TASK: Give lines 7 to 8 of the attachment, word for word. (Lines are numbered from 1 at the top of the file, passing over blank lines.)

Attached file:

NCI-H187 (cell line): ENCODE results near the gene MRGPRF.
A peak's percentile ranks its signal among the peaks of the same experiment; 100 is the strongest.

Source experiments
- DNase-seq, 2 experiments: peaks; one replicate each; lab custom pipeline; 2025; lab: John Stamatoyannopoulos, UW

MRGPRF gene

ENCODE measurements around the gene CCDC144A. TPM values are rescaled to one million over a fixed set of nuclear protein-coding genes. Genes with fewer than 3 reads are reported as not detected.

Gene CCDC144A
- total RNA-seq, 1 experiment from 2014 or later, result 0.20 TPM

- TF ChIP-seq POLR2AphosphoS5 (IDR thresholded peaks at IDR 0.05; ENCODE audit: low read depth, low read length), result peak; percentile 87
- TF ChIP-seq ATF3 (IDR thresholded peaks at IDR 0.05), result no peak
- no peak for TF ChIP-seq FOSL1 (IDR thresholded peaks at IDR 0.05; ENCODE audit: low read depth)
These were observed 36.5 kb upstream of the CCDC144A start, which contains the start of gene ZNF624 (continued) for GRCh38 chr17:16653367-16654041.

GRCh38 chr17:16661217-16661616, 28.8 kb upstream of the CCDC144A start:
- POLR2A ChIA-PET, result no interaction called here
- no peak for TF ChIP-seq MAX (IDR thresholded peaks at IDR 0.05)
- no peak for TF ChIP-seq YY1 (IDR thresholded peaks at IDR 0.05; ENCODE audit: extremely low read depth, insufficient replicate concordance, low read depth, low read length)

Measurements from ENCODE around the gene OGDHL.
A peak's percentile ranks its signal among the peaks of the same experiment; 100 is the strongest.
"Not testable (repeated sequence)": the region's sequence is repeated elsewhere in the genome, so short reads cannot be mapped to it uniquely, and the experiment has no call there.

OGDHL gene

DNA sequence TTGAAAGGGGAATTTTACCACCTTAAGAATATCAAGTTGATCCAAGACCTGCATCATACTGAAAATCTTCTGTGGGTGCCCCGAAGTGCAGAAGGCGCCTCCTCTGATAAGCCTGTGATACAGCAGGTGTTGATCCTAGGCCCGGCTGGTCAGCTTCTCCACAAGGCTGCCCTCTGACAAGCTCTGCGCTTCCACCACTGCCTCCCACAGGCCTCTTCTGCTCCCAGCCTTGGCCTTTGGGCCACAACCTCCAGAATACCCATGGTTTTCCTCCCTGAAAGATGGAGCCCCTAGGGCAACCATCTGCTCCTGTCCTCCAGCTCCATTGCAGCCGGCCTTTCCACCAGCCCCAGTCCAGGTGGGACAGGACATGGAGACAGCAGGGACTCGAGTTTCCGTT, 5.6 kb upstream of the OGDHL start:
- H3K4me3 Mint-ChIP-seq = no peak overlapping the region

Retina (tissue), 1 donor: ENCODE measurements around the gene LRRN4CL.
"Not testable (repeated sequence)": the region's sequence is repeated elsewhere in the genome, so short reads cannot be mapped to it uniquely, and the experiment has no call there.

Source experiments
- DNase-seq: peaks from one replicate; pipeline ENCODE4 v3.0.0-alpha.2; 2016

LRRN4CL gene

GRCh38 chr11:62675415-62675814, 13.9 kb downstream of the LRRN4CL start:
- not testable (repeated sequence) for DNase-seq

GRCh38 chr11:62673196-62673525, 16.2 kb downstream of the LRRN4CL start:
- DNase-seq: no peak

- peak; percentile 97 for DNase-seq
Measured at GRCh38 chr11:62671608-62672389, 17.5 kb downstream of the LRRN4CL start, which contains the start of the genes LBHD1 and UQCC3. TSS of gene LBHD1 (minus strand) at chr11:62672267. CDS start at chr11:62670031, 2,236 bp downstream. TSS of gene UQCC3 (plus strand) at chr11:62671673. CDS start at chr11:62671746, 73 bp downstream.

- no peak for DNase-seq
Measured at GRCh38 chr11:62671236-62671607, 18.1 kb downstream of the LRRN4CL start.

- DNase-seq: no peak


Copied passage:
Gene CCDC144A
- total RNA-seq, 1 experiment from 2014 or later, result 0.20 TPM